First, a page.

New to linking up? We’d love to have you join us, here’s how.

No Bohns About It


Just an Average Day in Pictures

In an effort not to miss out on the little things in life, once a month I document a day in pictures.

JuneDay1

We started the morning with “cearios” which is the word Violet uses for Cheerios/Cereal.

JuneDay2

James was pretty excited for the first day of summer camp.

JuneDay3

Our neighbor offered to walk James and Mariyah to the bus for camp with her son. I missed the actual departure because….

JuneDay4

Violet started crying at the door that she wanted to go to “tamp” too. Although of course she had no idea what “tamp” was, she was devastated that Bubba and Yiyah were going to go somewhere without her.

JuneDay5

She cheered up a little when she got to play with Bubba’s friends sword that was left in the backyard.

JuneDay6

And she cheered up a lot when she got to go to Ikea with me to watch the airplanes (and make a few returns).

JuneDay8

Naturally those returns turned in to new purchases. I’ve been planning to redo James’s room and think these picture frames will fit right in with the music/rock and roll theme we are going for. (That makes it sound way more fancy than it is, mostly I just want to hang his guitars on the wall so the dust stops collecting underneath them). JuneDay9

After our Ikea trip we stopped at camp to pick James and Mariyah up. I knew without even looking where each child would be. Mariyah was at the swimming pool…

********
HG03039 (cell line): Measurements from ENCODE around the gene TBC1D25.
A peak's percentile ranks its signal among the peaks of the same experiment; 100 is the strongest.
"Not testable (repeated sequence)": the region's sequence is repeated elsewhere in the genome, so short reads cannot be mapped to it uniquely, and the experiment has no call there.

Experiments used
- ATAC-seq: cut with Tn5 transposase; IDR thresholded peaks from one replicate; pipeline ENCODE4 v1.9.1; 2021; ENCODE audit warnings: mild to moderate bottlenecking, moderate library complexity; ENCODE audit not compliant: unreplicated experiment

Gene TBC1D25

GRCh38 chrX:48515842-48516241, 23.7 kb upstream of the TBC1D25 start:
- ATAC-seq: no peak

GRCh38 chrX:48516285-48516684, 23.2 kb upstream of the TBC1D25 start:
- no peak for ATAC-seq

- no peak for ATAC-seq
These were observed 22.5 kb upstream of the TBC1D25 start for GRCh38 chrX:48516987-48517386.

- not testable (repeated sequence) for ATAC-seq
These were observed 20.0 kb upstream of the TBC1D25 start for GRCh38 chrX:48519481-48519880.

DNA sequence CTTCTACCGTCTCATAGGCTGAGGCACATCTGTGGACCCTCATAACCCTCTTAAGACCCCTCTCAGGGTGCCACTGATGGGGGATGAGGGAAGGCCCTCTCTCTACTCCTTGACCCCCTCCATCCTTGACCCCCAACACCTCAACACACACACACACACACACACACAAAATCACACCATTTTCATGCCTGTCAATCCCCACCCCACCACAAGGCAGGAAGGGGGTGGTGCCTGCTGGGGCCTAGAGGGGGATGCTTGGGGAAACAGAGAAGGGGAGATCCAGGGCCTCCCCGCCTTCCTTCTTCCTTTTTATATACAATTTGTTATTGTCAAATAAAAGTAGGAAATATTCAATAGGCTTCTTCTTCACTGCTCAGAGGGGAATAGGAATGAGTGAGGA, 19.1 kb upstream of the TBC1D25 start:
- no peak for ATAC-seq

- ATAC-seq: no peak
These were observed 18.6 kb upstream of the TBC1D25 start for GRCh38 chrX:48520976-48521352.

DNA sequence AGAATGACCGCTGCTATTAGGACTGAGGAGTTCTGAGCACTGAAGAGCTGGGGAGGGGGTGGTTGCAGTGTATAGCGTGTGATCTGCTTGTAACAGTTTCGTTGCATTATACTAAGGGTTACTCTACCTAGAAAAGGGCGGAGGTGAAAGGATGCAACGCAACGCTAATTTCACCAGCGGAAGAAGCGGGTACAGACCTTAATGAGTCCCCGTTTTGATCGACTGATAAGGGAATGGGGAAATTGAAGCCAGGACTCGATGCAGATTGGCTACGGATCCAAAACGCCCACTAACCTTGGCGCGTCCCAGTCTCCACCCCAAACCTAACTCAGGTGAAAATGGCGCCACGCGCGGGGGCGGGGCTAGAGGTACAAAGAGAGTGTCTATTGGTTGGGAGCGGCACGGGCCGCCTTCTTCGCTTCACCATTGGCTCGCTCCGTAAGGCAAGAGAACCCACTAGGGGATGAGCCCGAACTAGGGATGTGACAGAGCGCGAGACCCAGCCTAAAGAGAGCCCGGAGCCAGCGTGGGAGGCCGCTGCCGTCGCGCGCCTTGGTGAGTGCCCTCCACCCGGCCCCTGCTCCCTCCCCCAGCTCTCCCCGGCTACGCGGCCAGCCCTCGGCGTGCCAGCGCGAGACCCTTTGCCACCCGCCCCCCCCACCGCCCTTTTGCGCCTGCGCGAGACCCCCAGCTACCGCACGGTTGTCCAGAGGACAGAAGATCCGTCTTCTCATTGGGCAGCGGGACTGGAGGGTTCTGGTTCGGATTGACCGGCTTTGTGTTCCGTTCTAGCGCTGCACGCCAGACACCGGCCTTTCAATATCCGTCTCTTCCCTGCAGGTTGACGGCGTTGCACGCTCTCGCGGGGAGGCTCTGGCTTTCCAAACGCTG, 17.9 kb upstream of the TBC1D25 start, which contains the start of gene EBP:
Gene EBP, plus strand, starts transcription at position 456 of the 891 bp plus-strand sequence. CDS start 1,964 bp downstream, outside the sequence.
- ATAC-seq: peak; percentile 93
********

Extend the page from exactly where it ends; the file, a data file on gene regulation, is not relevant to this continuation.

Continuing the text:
JuneDay10

And James was at the soccer field.

JuneDay11

We headed home. Where Violet kindly brought me about 15 feet of “kissyous.”

JuneDay12

Then I headed to the theater for the Voices for the Voiceless #stars4fosterkids show, which was a fundraiser for You Gotta Believe. You Gotta Believe is the only adoption agency in New York City that focuses on kids over 10 years old. The show was phenomenal and featured some really cool non triad performers like Tina Fey and Megan Hilty. And then some really cool performers who were part of the adoption triad like Rachel Crow and Alex Mapa.

Rachel Crow

How awesome is Rachel Crow? Mariyah was totally jealous. I should have brought her with me.

Is My Child Really Chronically Ill?

Is My Child Really Chronically Ill? When your child goes through periods of being healthy it's hard to believe.

My child is chronically ill. At least, that’s the term doctors have been using. I’ve tried saying it out loud a few times. But it often feels like a lie.

When I use the term chronically ill, I feel chronically overdramatic. She’s fine! I tell myself. Just look at her dancing to Taylor Swift in the living room mirror! Look at how she lined up three chairs and scaled the kitchen counter to get a biscuit for the dog while I tried to use the bathroom! She’s fine!

And she is fine. For a week, or two, or maybe even three if we’re really really lucky. And then she’s not.